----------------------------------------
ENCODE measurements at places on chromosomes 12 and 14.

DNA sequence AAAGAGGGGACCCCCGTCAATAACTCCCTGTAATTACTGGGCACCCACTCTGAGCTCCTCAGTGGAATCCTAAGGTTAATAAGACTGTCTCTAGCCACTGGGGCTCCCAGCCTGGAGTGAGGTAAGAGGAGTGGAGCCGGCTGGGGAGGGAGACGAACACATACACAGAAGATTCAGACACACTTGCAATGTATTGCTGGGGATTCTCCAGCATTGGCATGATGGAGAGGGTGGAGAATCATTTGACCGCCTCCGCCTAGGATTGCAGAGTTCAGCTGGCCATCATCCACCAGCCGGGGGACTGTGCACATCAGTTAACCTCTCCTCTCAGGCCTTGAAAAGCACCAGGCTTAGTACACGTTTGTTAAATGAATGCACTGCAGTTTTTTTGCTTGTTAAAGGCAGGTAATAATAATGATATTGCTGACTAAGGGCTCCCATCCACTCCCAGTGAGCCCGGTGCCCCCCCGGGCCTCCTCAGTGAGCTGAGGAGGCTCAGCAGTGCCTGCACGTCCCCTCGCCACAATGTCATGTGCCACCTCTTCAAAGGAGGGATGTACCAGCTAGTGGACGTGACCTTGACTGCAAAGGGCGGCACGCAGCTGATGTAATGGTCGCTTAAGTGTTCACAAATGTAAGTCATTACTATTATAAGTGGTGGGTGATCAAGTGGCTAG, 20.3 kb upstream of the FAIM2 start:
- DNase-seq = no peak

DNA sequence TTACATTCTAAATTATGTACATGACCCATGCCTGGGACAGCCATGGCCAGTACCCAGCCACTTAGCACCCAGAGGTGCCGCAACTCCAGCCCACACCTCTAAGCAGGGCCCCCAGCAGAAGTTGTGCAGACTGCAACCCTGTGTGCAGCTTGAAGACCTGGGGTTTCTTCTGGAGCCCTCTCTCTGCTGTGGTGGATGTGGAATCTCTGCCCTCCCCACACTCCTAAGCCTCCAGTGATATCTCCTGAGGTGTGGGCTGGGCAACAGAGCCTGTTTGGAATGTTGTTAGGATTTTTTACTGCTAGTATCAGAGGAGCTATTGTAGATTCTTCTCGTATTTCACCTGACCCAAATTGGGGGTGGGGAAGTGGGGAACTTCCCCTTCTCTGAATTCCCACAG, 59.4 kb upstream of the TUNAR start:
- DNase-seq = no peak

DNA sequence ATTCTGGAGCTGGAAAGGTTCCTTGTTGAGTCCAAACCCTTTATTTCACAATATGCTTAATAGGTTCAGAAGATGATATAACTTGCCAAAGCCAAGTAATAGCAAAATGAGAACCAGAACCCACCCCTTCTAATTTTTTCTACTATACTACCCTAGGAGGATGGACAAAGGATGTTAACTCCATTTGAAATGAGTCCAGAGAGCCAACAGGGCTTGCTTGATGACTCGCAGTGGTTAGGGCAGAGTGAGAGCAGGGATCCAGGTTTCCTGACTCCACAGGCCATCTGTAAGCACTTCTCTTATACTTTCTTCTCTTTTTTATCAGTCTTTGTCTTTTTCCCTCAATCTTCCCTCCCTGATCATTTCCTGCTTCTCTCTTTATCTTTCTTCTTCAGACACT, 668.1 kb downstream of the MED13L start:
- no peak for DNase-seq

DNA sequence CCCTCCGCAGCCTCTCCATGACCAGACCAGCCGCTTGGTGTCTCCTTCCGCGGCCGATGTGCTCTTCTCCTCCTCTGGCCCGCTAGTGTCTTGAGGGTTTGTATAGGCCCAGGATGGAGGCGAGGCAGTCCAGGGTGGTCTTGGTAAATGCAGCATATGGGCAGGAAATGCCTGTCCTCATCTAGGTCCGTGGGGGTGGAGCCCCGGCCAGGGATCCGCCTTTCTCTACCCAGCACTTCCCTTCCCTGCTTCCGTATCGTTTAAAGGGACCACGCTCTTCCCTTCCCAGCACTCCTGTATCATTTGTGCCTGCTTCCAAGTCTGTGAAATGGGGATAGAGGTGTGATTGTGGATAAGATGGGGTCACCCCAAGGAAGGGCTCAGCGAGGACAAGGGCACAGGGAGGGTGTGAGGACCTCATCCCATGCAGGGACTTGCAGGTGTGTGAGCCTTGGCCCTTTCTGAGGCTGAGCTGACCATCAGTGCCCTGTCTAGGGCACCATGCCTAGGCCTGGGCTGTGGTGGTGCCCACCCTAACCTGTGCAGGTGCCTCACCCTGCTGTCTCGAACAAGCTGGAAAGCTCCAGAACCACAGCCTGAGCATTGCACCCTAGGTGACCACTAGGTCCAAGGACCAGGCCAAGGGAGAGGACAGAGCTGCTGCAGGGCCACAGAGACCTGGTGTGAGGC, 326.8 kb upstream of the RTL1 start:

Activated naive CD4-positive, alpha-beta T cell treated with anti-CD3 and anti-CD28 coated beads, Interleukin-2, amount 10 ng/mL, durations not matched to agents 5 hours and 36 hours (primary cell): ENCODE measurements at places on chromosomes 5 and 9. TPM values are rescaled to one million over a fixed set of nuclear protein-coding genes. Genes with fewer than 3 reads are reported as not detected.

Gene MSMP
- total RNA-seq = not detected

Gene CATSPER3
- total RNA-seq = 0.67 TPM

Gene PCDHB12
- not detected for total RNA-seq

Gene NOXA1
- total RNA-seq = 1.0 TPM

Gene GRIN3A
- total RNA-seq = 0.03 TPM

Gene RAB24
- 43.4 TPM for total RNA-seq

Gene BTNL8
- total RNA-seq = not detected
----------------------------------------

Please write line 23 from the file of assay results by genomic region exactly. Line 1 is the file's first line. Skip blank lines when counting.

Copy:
- total RNA-seq = not detected